The ability to manage, track and measure business processes gives executives a great amount of data to analyze in order to potentially better the enterprise’s bottom line via optimization. Business executives are able to use ERP systems to manage, track and measure data associated with almost all facets of an enterprise, however, ERP systems are especially useful for data associated with finance/accounting, daily operations, and supply chain management.

Initially, ERP systems were pieces of software engineered by programmers in order to aid companies with inventory and supply chain management, and with the management of finances/accounting. Thus, as can be seen, ERP systems – along with solutions for business automation – allow companies to seamlessly track financial/spending habits, balance financial datasheets, manage daily business operations amongst all silos in an enterprise, and track/manage supplies, manufactured goods, products, etc.

A Truly Enterprise-Wide Platform – The Central Hub Supporting Each Department’s Specific Needs

Though ERP systems typically operate as whole-enterprise HQ or data-centers for executives and personnel, the true power of ERP systems is the fact that each corporate department is allowed to operate independently, while still working together seamlessly with other departments. This is largely accomplished with ERP systems which keep the different corporate silos together by acting like the “glue” that manages the departmental data, operations and processes so all managers and personnel can communicate, track what is being done, and work together efficiently.

It is Likely that Each Department of Your Company Will Need its Own Enterprise Software

ERP systems allow the sharing of departmental transactional data from several sources, allowing all silos of an organization to truly become integrated and to work together. That said, different departments of an organization typically have different tasks, and thus due to having different processes and workflows, each silo typically (without an ERP system) has different enterprise software requirements. Despite corporate departments having different software needs, ERP system suites often support the needs of each department, while allowing all departmental data to become integrated into one place. While ERP systems often meet each department’s needs in a general way, it is not atypical for companies to need more specific capabilities in a given area that the ERP system does not provide. When that occurs, it is always feasible to use and integrate specialized applications with the ERP system, which allows the business to keep the ERP system as the central hub for all corporate processes, while expanding its capabilities.

Accounting and Finance

ERP systems are powerful software platforms that can be leveraged by businesses in order to conduct all financial and accounting processes. There are several financial operations that are typically carried out by businesses, including keeping track of balances, managing the enterprise’s budget, summarizing and reporting all transactions, analyzing corporate costs associated with overhead and product manufacturing, etc. All of these important financial tasks, and more, can be conducted via ERP systems.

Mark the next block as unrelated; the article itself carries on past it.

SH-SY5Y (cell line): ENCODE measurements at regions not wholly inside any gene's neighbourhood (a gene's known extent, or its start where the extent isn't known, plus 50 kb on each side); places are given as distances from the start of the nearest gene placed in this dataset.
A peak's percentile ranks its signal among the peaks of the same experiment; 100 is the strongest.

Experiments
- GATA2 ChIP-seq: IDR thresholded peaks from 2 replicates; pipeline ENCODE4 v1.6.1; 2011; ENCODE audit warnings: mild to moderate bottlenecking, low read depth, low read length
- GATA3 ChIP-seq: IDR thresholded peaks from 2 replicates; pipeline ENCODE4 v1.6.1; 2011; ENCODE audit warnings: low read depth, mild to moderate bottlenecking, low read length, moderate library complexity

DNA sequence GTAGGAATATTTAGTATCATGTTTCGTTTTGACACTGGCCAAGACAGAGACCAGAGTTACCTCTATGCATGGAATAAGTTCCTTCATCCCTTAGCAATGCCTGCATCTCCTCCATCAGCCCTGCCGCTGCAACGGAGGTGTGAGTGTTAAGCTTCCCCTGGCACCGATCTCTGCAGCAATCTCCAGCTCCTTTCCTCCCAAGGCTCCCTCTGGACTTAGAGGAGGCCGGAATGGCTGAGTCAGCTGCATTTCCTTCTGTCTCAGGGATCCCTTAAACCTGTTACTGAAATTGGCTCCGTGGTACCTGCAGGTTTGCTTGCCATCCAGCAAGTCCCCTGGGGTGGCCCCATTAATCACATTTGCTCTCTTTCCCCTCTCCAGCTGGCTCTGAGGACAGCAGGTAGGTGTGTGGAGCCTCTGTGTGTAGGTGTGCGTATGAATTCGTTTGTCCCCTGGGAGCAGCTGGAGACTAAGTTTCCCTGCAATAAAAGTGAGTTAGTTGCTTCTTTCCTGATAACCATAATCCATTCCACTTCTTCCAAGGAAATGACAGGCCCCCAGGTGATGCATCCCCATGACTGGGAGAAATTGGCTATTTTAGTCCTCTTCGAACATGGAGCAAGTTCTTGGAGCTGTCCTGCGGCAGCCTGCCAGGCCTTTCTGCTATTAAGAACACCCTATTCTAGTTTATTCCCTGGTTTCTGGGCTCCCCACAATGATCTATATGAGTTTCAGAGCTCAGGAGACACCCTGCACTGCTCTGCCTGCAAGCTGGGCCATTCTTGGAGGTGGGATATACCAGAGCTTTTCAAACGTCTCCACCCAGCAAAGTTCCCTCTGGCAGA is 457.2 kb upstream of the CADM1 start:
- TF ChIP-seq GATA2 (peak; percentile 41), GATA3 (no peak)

AP, AR, General Ledger, Fixed Assets, Product Costing, Job Costing, Financial Reporting

ERP systems are capable of processing both Accounts Payable (AP) and Accounts Receivable (AR) corporate processes. While AP denotes financial transactions from the company to the distributor or supplier, AR denotes customer payments to the company. It is necessary to track, manage, record and analyze data associated with both AP and AR processes. ERP systems can also be used to chart, process, analyze and report the whole enterprise’s financial accounts/balances, as well as transactions and financial operations, allowing audits to be feasibly carried out, when necessary.

Additionally, ERP systems can be used for all in-depth financial reporting – in order to thoroughly determine the performance and bottom line of the company – for determining, measuring, analyzing and comparing product costing and job costing, and for managing the tangible assets associated with a company (fixed assets), including asset records, transactions, taxes, etc. ERP systems can also be used for forecasting, banking, cash management, and – as previously noted – corporate budgeting.

Sales and Customer Support

ERP systems can also provide a robust company-customer communication platform and interface for better marketing, more efficient sales processes, and more optimal customer service operations. Such a platform is usually in the form of a CRM.